It’s time for SappyFest, one of the province’s most respected music festivals, this year celebrating its eighth edition. Held each year on the August long weekend, the festival was started by a couple of fans of independent music in Sackville, and takes over the town for a weekend of outdoor and indoor shows featuring some of the best under-the-radar talent across North America. It is very highly regarded, with a top national reputation for finding the next big thing on the critical radar, performers that are about to break through to wider audiences.
Take a look at the past names on the festival wall, and you’ll see how good a job they do. These are the acts that go on to top critics’ polls, get nominated for awards such as the Polaris Prize, and create huge excitement at future festivals. People like NYC soul singer Charles Bradley, who first played this province at Sappy, and then last year tore up the stage at Harvest Jazz and Blues. Owen Pallett, Metz, Thee Silver Mt. Zion Memorial, Yamantaka/Sonic Titan, Daniel Romano, Chad Van Gaalen, Grimes, Rich Aucoin, Braids, it’s the alternative who’s who of the past few years. The weekend also features a fanzine fair, connections with the art and spoken word scene of Sackville community, and for the first time this year, a music conference to help inspire the region’s indie music crowd.
The festival was co-founded by local music hero Julie Doiron, and she’s been at every one, although this year might be difficult, as she just had a baby girl on Tuesday. The other co-founder is Paul Henderson, now the creative director. Looking over the lineup for this year, it was, well, even Henderson admits it’s not exactly a big-name event: “It is probably more obscure than ever. I don’t think it was intentional, it’s just the people we got excited about earlier in the year. Not that Naomi Shelton is obscure, but definitely not a household name.”
Naomi Shelton and the Gospel Queens are out of New York, and on the same label, Daptone Records, as Charles Bradley and Sharon Jones. Then there are names that might ring a bell, but not immediately. “Not many people are going to recognize Sarah Neufeld’s name from the poster,” says Henderson. “But they will know her as a violinist for Arcade Fire, and she’s put out an amazing solo album.” Then there’s Colin Stetson, an internationally-acclaimed sax player, and a touring member of Arcade Fire and Bon Iver.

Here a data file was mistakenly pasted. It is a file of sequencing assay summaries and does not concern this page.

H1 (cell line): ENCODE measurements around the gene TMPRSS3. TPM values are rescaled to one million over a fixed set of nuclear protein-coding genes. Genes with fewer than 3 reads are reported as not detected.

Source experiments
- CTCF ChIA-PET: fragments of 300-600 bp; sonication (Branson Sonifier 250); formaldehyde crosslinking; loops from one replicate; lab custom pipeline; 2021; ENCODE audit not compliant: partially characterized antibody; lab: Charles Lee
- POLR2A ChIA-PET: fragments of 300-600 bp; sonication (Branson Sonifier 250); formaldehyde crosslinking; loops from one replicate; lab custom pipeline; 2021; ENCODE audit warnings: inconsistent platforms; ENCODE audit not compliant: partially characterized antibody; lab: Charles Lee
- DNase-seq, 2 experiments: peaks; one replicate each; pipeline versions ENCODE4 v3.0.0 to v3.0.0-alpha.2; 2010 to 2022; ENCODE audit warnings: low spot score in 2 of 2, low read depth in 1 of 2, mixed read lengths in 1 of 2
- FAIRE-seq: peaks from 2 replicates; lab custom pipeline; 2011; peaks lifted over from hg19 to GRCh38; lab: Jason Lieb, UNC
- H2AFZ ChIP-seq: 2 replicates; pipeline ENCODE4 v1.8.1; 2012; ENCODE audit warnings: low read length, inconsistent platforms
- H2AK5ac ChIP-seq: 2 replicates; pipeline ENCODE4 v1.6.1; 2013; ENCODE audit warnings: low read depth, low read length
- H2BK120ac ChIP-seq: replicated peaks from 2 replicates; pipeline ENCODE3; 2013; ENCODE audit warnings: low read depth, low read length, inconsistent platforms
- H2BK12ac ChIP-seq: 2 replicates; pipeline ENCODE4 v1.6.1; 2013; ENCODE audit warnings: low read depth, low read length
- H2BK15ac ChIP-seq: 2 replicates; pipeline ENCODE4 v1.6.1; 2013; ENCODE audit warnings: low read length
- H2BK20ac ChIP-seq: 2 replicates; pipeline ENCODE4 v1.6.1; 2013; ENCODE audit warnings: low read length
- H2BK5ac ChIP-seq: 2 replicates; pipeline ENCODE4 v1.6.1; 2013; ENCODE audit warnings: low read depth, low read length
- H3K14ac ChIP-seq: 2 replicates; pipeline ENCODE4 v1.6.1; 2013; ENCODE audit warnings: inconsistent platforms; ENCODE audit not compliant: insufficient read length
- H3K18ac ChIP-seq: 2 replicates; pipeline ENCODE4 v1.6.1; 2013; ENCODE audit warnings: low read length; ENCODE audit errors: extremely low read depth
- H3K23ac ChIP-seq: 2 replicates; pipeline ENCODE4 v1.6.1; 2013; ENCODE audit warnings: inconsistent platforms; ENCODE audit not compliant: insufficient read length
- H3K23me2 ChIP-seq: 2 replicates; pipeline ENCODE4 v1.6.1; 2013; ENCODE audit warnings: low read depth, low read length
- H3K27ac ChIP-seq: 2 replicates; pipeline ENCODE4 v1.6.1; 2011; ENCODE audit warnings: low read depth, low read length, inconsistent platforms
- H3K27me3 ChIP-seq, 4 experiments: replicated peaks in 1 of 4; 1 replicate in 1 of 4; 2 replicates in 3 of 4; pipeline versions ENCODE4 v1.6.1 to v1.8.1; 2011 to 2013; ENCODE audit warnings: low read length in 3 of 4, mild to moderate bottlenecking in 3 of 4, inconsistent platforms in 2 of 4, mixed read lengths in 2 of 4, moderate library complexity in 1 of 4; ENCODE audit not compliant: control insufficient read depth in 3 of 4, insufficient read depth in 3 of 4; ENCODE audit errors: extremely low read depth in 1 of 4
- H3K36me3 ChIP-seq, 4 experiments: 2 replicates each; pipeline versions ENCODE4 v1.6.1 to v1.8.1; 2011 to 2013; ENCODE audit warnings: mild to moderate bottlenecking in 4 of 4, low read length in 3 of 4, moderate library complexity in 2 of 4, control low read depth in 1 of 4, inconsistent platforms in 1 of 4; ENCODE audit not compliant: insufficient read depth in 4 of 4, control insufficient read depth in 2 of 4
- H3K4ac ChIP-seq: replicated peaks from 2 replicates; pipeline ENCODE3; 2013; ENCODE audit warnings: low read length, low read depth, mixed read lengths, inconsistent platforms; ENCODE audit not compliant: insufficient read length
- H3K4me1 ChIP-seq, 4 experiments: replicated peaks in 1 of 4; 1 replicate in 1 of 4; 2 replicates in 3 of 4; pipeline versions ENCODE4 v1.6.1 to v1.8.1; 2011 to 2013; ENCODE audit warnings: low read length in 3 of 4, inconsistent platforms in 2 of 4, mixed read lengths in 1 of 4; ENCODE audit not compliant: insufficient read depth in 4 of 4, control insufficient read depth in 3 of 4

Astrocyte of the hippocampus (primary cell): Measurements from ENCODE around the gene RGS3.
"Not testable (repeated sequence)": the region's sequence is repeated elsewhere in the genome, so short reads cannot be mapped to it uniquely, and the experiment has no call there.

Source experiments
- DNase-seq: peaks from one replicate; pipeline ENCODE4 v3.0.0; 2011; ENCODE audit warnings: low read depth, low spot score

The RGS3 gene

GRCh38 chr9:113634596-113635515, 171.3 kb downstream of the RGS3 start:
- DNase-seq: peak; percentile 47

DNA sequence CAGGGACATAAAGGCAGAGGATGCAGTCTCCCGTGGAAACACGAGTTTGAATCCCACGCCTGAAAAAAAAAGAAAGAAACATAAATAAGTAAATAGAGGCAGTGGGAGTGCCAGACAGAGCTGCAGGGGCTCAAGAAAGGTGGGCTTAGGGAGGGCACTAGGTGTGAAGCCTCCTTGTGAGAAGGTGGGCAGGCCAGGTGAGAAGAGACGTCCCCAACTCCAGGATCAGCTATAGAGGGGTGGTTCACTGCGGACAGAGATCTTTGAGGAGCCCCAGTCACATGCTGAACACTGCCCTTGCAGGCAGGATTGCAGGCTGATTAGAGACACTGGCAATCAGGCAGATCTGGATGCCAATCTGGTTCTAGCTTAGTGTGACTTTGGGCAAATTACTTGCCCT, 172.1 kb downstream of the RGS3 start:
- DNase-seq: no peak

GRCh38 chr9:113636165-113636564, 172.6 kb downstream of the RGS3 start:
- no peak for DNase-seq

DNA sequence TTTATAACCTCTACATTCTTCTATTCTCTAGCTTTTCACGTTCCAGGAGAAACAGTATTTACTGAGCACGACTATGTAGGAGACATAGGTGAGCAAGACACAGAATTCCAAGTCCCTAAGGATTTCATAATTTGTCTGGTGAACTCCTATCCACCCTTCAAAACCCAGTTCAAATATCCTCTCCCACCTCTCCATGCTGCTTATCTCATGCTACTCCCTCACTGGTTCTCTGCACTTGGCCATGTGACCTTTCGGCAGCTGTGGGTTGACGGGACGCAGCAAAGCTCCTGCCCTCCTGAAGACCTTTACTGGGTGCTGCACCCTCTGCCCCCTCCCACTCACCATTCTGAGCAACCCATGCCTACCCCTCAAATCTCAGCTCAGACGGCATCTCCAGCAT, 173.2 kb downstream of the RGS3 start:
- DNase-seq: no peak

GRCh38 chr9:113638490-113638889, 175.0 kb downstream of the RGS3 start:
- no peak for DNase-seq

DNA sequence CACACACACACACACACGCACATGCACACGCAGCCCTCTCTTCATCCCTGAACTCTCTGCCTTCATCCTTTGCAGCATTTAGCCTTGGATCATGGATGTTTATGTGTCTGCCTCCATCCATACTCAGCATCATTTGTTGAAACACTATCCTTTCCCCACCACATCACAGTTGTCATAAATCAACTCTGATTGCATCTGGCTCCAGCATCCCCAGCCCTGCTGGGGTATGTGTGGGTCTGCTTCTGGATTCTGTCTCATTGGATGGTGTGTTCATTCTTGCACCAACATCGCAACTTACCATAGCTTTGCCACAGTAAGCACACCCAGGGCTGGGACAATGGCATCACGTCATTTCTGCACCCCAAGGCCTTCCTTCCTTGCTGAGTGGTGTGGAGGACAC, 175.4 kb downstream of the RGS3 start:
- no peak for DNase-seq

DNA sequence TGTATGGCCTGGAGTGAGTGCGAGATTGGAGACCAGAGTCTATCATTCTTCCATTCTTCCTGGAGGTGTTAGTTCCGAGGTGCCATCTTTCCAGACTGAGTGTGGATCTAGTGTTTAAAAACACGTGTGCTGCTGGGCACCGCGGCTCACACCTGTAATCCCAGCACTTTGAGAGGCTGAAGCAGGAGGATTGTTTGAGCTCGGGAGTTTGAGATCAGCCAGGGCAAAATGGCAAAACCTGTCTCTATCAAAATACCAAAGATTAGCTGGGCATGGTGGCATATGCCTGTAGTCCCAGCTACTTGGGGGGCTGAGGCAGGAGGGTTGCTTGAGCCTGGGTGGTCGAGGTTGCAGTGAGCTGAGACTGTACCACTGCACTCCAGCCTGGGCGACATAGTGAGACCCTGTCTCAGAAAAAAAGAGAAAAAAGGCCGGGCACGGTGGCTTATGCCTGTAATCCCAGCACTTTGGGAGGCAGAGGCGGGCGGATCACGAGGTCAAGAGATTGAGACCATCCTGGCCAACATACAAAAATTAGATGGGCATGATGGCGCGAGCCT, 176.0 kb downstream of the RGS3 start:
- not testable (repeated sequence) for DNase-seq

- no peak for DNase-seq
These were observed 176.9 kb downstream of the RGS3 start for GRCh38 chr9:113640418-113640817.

Each year there’s a slogan, and this time it’s Don’t Get Your Hopes Up. Henderson says, “We bounced around a bunch of slogans, and that one just kind of popped into our heads almost as a joke. I think because it’s tongue in cheek we liked it, part of our self-deprecating humour. We then took it as positive, reminding people it’s not about big names, to keep an open mind, come and you’ll be blown away by somebody you’ve never heard of.”
In true SappyFest style, they did things backwards with the schedule. They announced the full lineup some time ago, but then just a few days ago, added two more bands, and of course, they are the biggest names on the bill: The Joel Plaskett Emergency, and Chad Van Gaalen. “It was kind of a weird chain of events,” explains Henderson. “I was waiting around, making a few inquiries here or there, I was kinda panicked about the obscurity of it all, but then I’d listen to the music, and say, no this is the best lineup ever. But then a couple of bands cancelled, and that freed up some money in the budget and I said, let’s try a couple of things, and then Chad and Joel both came through. Joel’s camp was concerned about doing a late show on Friday, and making it back for a Halifax gig the next day, so we said hey, if you want to go first no problem! The music industry is built backwards you know, so maybe if he’s on first, lots of people will show up for that and stick around and see more great music.”
SappyFest opens Friday, August 2, at 7 PM, and is packed full of music all day Saturday and Sunday, finishing up around midnight thanks to the holiday Monday.